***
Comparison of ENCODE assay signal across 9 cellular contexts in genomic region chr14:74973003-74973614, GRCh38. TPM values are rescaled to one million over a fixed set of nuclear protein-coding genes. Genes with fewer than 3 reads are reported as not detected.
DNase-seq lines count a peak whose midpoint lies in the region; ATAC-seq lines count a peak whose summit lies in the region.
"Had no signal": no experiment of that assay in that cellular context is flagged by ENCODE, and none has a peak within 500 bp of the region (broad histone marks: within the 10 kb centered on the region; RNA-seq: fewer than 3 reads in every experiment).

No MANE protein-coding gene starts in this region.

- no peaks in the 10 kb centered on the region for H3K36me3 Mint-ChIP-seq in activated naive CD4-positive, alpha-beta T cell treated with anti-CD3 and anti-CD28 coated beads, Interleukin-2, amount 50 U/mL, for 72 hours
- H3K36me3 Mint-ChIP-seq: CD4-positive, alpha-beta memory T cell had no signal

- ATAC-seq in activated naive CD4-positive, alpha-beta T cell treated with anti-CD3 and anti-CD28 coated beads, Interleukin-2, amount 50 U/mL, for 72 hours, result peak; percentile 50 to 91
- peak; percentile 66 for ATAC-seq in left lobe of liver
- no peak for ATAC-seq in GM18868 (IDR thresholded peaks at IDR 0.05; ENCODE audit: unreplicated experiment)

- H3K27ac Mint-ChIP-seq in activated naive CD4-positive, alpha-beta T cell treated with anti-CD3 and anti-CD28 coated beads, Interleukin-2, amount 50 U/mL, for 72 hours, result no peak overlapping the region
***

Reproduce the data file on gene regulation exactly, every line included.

Comparison of ENCODE assay signal across 9 cellular contexts in genomic region chr14:74973003-74973614, GRCh38. TPM values are rescaled to one million over a fixed set of nuclear protein-coding genes. Genes with fewer than 3 reads are reported as not detected.
DNase-seq lines count a peak whose midpoint lies in the region; ATAC-seq lines count a peak whose summit lies in the region.
"Had no signal": no experiment of that assay in that cellular context is flagged by ENCODE, and none has a peak within 500 bp of the region (broad histone marks: within the 10 kb centered on the region; RNA-seq: fewer than 3 reads in every experiment).

No MANE protein-coding gene starts in this region.

- no peaks in the 10 kb centered on the region for H3K36me3 Mint-ChIP-seq in activated naive CD4-positive, alpha-beta T cell treated with anti-CD3 and anti-CD28 coated beads, Interleukin-2, amount 50 U/mL, for 72 hours
- H3K36me3 Mint-ChIP-seq: CD4-positive, alpha-beta memory T cell had no signal

- ATAC-seq in activated naive CD4-positive, alpha-beta T cell treated with anti-CD3 and anti-CD28 coated beads, Interleukin-2, amount 50 U/mL, for 72 hours, result peak; percentile 50 to 91
- peak; percentile 66 for ATAC-seq in left lobe of liver
- no peak for ATAC-seq in GM18868 (IDR thresholded peaks at IDR 0.05; ENCODE audit: unreplicated experiment)

- H3K27ac Mint-ChIP-seq in activated naive CD4-positive, alpha-beta T cell treated with anti-CD3 and anti-CD28 coated beads, Interleukin-2, amount 50 U/mL, for 72 hours, result no peak overlapping the region